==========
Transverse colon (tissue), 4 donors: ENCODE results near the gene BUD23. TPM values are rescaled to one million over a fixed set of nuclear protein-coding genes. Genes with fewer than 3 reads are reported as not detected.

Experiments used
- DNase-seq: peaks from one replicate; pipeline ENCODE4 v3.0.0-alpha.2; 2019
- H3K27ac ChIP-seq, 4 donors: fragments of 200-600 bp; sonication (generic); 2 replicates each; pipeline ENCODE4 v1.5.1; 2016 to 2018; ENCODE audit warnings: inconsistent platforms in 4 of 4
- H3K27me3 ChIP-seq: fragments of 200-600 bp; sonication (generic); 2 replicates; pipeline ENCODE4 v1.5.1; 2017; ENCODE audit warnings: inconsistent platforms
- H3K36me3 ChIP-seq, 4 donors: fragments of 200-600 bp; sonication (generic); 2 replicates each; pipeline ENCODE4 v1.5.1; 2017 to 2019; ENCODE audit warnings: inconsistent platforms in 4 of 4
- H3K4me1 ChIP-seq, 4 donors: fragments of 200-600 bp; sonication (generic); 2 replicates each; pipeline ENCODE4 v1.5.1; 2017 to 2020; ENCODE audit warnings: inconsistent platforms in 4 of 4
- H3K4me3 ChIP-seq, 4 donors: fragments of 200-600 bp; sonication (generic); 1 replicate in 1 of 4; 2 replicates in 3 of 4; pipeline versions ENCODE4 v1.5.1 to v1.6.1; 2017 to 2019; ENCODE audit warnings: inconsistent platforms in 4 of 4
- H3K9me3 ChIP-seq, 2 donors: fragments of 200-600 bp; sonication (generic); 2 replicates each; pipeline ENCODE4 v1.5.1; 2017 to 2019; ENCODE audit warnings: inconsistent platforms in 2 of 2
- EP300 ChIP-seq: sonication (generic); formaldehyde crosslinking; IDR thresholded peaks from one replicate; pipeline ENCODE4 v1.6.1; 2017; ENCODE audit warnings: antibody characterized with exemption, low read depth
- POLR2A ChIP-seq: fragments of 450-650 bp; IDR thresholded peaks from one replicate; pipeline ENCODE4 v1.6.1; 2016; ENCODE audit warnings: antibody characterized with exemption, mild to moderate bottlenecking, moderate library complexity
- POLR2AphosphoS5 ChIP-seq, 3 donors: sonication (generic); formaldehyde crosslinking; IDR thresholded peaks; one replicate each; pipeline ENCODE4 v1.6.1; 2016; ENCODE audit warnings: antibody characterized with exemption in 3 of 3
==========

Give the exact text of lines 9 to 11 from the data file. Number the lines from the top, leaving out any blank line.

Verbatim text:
- H3K9me3 ChIP-seq, 2 donors: fragments of 200-600 bp; sonication (generic); 2 replicates each; pipeline ENCODE4 v1.5.1; 2017 to 2019; ENCODE audit warnings: inconsistent platforms in 2 of 2
- EP300 ChIP-seq: sonication (generic); formaldehyde crosslinking; IDR thresholded peaks from one replicate; pipeline ENCODE4 v1.6.1; 2017; ENCODE audit warnings: antibody characterized with exemption, low read depth
- POLR2A ChIP-seq: fragments of 450-650 bp; IDR thresholded peaks from one replicate; pipeline ENCODE4 v1.6.1; 2016; ENCODE audit warnings: antibody characterized with exemption, mild to moderate bottlenecking, moderate library complexity